but if you notice, the ration to the Canadian dollar was NOT parity…

    not to mention the debt/deficit was nowhere NEAR what it is now

    let’s look at it in the same vein as the sub-prime mortgage market right now…

    everyone agrees part of the fault lays on both consumer and lender for making loans in shady circumstances…

    now, if you were the lender, and saw the U.S. balance sheet, would you consider it a good loan?

    that’s the Question national banks are asking themselves, and why the dollar will most likely not be the world’s standard for much longer

    the impact of that, we will see…

    (side note, false comparison mentioning the yuan earlier, the Chinese bank keeps it artificially low to keep their balance of trade favorable to them, as even our own government acknowledges)


  • RJ

    “the great “leveler” spreading wealth currently concentrated in a few areas much more evenly around the globe.”

    Right. In other words, wealth will move FROM places like the US and Canada and Europe and Australia and Japan – and TO places like Nigeria and Iran and Red China and Pakistan and Ecuador. In other words, a massive, global wealth transfer from “us,” to “them.”

    Sounds like something I’d vote for! (Of course, the input of people like myself is not exactly sought after when such decisions are made…)

    “Eventually, globalization of commerce will even make war obsolete.”

    Only if you believe that wars are fought SOLELY over disparities of wealth. (ProTip: They aren’t.)

  • RJ

    “You paid $1.15 for gas in 2000?”

    It was 98 cents per gallon in Florida around 1998 or 1999…

  • Clavos

    “In other words, a massive, global wealth transfer from “us,” to “them.””

    That statement assumes that the totality of the world’s wealth is a zero sum in stasis, when in fact, as history has shown, wealth grows with the size of the market. Opening hitherto poverty-stricken areas to participation in world commerce increases the overall market available.

    Mr. Ford was famous for being one of the first industrialists to recognize that point, and to institute it on a large scale, when he decided to pay the then highest wage in the auto industry in order to enable his workers to buy his product.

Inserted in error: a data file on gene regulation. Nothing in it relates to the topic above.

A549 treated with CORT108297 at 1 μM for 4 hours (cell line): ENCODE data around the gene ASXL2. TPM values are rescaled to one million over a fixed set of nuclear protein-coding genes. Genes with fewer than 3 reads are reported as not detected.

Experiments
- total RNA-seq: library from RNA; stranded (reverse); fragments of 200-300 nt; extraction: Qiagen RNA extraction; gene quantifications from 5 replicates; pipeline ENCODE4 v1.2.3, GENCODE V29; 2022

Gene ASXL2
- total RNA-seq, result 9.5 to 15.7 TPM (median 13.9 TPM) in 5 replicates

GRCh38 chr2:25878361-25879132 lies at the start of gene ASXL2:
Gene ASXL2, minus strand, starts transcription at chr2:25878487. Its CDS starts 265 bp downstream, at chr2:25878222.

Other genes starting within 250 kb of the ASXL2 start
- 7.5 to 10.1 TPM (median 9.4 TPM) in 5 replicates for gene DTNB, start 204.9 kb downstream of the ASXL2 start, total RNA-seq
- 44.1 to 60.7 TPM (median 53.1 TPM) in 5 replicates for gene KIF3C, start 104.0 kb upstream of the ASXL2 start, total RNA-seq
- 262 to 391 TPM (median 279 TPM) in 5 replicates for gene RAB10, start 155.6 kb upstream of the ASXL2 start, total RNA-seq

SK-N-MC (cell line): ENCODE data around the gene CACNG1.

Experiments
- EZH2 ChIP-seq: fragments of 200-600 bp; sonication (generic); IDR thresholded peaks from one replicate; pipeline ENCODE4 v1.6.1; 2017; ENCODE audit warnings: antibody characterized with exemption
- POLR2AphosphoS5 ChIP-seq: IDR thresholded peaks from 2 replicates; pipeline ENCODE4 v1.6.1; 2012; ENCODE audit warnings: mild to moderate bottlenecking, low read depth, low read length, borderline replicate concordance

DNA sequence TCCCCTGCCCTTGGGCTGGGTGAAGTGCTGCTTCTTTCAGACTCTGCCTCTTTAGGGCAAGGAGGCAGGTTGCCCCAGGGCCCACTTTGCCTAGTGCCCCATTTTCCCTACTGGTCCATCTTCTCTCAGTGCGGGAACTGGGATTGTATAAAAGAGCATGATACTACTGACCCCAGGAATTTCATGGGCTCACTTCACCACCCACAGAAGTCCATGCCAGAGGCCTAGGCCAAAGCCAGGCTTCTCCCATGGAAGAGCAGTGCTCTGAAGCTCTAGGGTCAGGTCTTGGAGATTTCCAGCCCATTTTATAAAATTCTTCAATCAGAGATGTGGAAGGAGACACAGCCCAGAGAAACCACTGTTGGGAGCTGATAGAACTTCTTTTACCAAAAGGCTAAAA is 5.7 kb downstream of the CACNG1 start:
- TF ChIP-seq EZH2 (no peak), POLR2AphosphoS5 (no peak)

This is actually going on (vigorously) in China and India; both countries are becoming significant producers and significant consumer markets.

    “Only if you believe that wars are fought SOLELY over disparities of wealth”

    I don’t. Wars are fought over power and territory. Wealth, in fact rarely figures in the equation.

    However, I believe that as we (nations) become increasingly interlinked in commerce, buying and selling from each other, the incentives for war will lessen.

    Case in point: a scant 65 years ago, the USA and Japan were at each other’s throats. Today, we are each other’s best customers and neither country would even contemplate attacking the other; we’re to interdependent and too important to each other.

  • “Wars are fought over power and territory. Wealth, in fact rarely figures in the equation.”

    i completely disagree…

    wars are always about Wealth

    territory = more land/farmers for taxes, natural resources, peasants/workers = Wealth

    power = ability to acquire and/or hold/manage Assets = more Wealth

    always about Wealth…it’s couched in jingoism, religion, revenge or whatever…but it’s all about Big Money, imo

    nuff said…


  • bliffle

    The Euro is becoming a replacement for the dollar in international trade, and here’s how they stack up historically (from nalles citation):

    These tables present the price of one United States Dollar.
    Europe, 2000 – 2005
    2000 € 1.0832 Euro
    2001 € 1.1171 Euro
    2002 € 1.0578 Euro
    2003 € 0.8833 Euro
    2004 € 0.804 Euro
    2005 € 0.8033 Euro

    (We did not have data for Europe for every year 2000 to 2007.)

    Since then the dollar has dropped to about .70

  • troll

    Clavos – gonzo beat me to the correct response to your #22…but here’s the alternate link covering this

    …not saying that economic interdependence is a bad thing though

  • Clavos

    gonzo, troll,

    OK, we’re playing a semantic game here. gonzo even spells it out:

    “territory = more land/farmers for taxes, natural resources, peasants/workers = Wealth

    power = ability to acquire and/or hold/manage Assets = more Wealth”

    Territory and power are always the immediate motivations for war, which is exactly what I meant.

    But you both knew that.

  • Clavos



  • troll

    …proximate causes are usually bizarre incendiary incidents like the towers or a bomb thrown into a carriage – remember the Maine – ?

    but this isn’t a major disagreement – the desire for territory and power are somewhere in the causal chain

    …though I’ve never been clear on what ‘power’ means – does gonzo’s definition cover it – ?

  • Ruvy in Jerusalem

    “It was 98 cents per gallon in Florida around 1998 or 1999…”

    When I still lived in the States and tootled around in a Saturn (without air conditioning to get better gas mileage), kept a record of every single time I went to the gas station and bought gas and kept a record of both mileage and gas prices with a stack of averages. In St. Paul and vicinity, the average for most of the years from 1993 to 2001 (when I sold the Saturn) was around $1.15. In essence, I spent about 11.50 per tank of gas. Naturally, I shopped around for cheap gas and kept those little coupons that you get from the food warehouses for 3¢ off per gallon, etc. That is how I learned about the sad state of high school education in my school district. The kids needed a calculator to figure out how much ten times three was…